Zachary Cole Smith has overcome a multitude of problems to make this intensely powerful album
The Beta Band: The Best Of The Beta Band
Missed them first time round? It’s time to put that right
The Scottish four-piece then got a massive boost when they were bigged up in the 2000 Hollywood adaptation of High Fidelity, Nick Hornby’s popular tale of a romantic music obsessive. Profile duly raised, they also got celebrity patronage in the shape of a certain Noel Gallagher, who was not shy about admitting that Oasis’ 2000 Number One single ‘Go Let It Out’ ripped off not just one but two of the band’s songs – ‘Dry The Rain’ (intro) and ‘Inner Meet Me’ (riff).
So far, so good. The Beta Band then lined up a cracking single (‘Squares’) to showcase their eagerly awaited next album (2001’s ‘Hot Shots II’), only to have it shelved at the last minute because someone else (I Monster) was using the same Gunter Kallman Choir sample. A couple of years on, the Betas released their most commercial record yet (‘Heroes To Zeros’), produced by Radiohead knob twiddler Nigel Godrich and complete with ace superhero sleeve. Unfortunately it flopped, making it financially impossible for them to carry on.
So while The Beta Band’s career was certainly eventful, the bottom line is that they didn’t sell enough records. Like kindred spirits Super Furry Animals, they almost always got great reviews and were regularly cited by both journalists and bands as an inspiration, but they were too wilfully perverse to ever penetrate the mainstream fully. And, they never gave the impression that they ever really wanted to.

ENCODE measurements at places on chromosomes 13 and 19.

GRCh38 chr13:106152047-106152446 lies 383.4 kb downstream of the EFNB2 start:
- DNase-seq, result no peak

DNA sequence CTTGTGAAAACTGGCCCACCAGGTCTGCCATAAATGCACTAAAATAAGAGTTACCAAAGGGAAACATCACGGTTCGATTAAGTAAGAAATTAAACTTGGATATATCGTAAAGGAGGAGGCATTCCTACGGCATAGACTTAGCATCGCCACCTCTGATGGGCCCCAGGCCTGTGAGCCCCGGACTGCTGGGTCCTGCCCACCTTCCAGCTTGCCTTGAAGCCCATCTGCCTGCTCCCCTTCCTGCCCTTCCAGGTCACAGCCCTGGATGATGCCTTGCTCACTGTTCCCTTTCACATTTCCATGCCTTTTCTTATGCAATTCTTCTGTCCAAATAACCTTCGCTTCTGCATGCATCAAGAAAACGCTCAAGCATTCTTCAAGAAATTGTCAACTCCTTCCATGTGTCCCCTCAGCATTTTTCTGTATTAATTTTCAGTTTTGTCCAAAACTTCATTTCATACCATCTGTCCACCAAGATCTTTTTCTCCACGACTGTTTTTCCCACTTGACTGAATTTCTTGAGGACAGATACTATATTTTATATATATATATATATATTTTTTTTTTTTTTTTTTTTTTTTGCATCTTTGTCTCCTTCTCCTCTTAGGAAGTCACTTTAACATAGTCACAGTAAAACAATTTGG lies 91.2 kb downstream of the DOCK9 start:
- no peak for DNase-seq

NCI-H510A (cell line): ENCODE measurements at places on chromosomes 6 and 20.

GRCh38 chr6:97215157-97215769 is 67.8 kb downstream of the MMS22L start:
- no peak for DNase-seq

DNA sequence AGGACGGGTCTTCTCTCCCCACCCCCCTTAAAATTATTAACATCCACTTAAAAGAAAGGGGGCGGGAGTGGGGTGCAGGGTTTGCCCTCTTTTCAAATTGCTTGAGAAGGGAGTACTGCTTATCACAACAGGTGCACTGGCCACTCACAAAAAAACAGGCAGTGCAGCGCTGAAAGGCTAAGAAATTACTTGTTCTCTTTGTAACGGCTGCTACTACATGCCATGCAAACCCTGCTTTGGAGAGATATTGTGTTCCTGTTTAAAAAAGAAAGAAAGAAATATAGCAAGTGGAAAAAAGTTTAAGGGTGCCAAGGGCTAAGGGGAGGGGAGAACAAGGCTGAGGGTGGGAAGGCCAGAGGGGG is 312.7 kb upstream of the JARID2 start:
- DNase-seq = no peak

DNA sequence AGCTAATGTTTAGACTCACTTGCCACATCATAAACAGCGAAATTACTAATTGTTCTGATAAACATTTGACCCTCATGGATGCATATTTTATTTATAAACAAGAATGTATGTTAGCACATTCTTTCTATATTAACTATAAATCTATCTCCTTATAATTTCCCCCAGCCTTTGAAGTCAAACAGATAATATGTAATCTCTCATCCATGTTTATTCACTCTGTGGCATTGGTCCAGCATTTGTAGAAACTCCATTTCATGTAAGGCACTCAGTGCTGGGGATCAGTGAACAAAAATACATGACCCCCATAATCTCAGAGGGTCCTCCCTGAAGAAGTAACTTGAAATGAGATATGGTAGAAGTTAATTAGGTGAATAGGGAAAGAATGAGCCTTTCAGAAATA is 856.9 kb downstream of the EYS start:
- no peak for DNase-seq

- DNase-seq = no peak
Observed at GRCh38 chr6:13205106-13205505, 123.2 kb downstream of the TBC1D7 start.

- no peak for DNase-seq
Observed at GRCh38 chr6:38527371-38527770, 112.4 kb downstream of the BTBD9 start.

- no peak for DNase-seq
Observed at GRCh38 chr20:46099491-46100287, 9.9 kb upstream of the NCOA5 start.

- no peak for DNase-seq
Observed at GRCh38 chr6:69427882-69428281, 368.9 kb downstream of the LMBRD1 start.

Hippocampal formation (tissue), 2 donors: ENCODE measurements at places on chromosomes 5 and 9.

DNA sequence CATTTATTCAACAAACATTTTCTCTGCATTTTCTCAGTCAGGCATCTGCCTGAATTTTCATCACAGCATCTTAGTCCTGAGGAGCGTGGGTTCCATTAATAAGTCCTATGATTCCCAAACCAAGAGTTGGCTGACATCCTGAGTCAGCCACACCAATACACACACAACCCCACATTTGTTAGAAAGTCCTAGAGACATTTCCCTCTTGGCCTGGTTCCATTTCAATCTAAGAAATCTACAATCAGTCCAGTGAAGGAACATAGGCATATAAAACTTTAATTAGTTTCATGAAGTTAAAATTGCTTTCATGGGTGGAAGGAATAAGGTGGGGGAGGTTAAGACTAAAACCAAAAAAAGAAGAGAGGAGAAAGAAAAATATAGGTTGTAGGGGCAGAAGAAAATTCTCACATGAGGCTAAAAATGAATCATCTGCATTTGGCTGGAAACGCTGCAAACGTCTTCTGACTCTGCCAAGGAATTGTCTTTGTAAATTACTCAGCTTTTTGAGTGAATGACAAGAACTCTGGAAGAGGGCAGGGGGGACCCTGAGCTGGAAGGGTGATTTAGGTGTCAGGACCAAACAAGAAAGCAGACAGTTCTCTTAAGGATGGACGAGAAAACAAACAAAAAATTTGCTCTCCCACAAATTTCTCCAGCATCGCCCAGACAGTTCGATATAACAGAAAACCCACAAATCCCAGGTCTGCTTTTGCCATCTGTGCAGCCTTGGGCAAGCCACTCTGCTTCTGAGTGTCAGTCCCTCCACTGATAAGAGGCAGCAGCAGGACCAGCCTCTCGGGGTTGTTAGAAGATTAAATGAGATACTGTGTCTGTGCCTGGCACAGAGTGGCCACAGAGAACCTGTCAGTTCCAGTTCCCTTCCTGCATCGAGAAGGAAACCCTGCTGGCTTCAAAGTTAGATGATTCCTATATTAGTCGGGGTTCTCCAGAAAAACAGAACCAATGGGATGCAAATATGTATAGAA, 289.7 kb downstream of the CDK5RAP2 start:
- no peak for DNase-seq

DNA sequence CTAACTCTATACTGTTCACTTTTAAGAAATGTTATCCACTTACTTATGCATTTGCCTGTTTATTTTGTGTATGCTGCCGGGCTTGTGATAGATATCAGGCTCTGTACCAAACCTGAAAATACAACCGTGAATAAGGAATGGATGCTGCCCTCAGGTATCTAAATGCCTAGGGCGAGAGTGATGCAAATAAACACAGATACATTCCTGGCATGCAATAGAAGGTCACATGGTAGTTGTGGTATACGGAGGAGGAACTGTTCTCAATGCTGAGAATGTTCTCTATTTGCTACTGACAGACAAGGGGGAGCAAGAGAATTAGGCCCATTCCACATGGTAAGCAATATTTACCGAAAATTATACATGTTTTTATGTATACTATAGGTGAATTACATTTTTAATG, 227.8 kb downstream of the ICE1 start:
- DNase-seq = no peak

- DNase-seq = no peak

But like all great innovators, you can hear their influence all over the place. And those who aped their style reaped the rewards. As well as Oasis’ success, how else do you think Gomez won the Mercury Music Prize? By rerouting The Beta Band’s pioneering eclecticism down the Mississippi Delta and then coining it in. And now Arcade Fire are presenting essentially the same idea(s), but people are actually buying their records, as well as pontificating about them at length in the broadsheets.
Anyway, this collection is here to remind us how utterly brilliant The Beta Band were. And it hangs together far better than any of the group’s studio albums ever did.
There’s not a single duff track, and it takes in woozy psych (‘Dr Baker’), skyscraping guitar anthems (‘Assessment’), romantic trip-hop balladry (‘To You Alone’) and druggy mantras (‘She’s The One’). And in the aforementioned ‘Dry The Rain’, the group have a song so damn uplifting it could even make Kele Okereke crack a smile. The opening track on their 1997 Nick McCabe-produced debut EP ‘Champion Versions’, it remains their definitive statement.
This compilation, which comes with an excellent live disc featuring the band’s farewell London show, signals the official end of one of the most innovative, playful and challenging British groups of modern times. For those who fell in love with them, the affair will continue to endure – and for those about to discover them through this outstanding collection, well, welcome to the history lesson. It’s one you won’t forget in a hurry.
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